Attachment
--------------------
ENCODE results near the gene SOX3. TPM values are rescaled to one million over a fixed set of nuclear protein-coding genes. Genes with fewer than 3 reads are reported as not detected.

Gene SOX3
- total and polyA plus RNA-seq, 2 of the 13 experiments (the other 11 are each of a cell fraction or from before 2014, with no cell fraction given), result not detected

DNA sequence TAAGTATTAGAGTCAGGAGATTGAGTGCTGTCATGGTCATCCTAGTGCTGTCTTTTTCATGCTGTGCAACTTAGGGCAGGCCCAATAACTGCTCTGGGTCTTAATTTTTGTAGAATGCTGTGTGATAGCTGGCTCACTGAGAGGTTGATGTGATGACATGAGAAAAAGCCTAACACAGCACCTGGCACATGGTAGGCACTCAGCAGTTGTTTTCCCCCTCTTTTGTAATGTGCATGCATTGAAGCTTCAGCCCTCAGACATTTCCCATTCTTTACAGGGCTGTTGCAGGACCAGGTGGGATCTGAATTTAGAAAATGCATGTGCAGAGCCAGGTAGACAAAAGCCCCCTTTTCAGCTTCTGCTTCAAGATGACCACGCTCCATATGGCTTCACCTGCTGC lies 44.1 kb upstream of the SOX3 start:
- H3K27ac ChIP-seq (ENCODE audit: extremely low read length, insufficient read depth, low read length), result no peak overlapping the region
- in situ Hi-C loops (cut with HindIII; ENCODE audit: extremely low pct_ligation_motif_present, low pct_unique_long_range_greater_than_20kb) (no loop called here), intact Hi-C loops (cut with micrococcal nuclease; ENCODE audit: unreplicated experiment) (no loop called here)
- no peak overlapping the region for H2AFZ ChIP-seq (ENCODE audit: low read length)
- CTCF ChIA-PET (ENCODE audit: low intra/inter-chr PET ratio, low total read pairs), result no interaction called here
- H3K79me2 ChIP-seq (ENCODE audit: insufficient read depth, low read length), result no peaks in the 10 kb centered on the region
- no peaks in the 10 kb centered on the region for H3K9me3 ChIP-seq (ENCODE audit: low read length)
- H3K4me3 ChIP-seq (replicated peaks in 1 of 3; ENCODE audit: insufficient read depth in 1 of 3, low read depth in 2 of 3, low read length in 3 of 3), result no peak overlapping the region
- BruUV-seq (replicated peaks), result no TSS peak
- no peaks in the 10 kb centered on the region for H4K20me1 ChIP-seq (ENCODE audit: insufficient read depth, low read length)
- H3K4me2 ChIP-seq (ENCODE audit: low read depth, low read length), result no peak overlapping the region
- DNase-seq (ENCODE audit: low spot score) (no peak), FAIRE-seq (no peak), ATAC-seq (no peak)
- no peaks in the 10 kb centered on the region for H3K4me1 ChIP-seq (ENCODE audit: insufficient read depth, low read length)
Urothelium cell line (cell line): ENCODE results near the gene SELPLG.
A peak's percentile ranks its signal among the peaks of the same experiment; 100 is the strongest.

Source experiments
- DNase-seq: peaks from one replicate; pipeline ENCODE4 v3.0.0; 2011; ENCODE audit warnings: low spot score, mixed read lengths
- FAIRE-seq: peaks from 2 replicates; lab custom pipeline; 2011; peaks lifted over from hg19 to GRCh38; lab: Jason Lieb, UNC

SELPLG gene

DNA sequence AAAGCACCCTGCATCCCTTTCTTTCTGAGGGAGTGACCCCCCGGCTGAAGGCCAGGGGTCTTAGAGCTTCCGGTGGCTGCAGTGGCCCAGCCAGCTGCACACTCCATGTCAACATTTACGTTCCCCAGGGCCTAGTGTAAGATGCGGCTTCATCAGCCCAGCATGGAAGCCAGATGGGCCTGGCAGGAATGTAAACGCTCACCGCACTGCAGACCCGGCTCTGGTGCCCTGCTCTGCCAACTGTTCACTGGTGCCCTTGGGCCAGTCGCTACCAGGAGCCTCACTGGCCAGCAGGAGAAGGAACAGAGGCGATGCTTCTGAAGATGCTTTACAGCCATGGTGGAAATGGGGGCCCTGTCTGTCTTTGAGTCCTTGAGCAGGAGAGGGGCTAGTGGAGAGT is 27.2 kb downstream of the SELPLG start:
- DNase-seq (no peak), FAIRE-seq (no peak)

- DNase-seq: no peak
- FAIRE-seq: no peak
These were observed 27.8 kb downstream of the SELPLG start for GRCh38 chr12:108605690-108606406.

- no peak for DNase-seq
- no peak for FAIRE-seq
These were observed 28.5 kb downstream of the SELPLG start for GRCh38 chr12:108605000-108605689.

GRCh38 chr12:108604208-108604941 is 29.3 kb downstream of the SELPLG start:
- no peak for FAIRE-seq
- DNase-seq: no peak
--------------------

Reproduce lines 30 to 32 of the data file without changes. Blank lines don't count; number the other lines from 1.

These were observed 28.5 kb downstream of the SELPLG start for GRCh38 chr12:108605000-108605689.

GRCh38 chr12:108604208-108604941 is 29.3 kb downstream of the SELPLG start:
- no peak for FAIRE-seq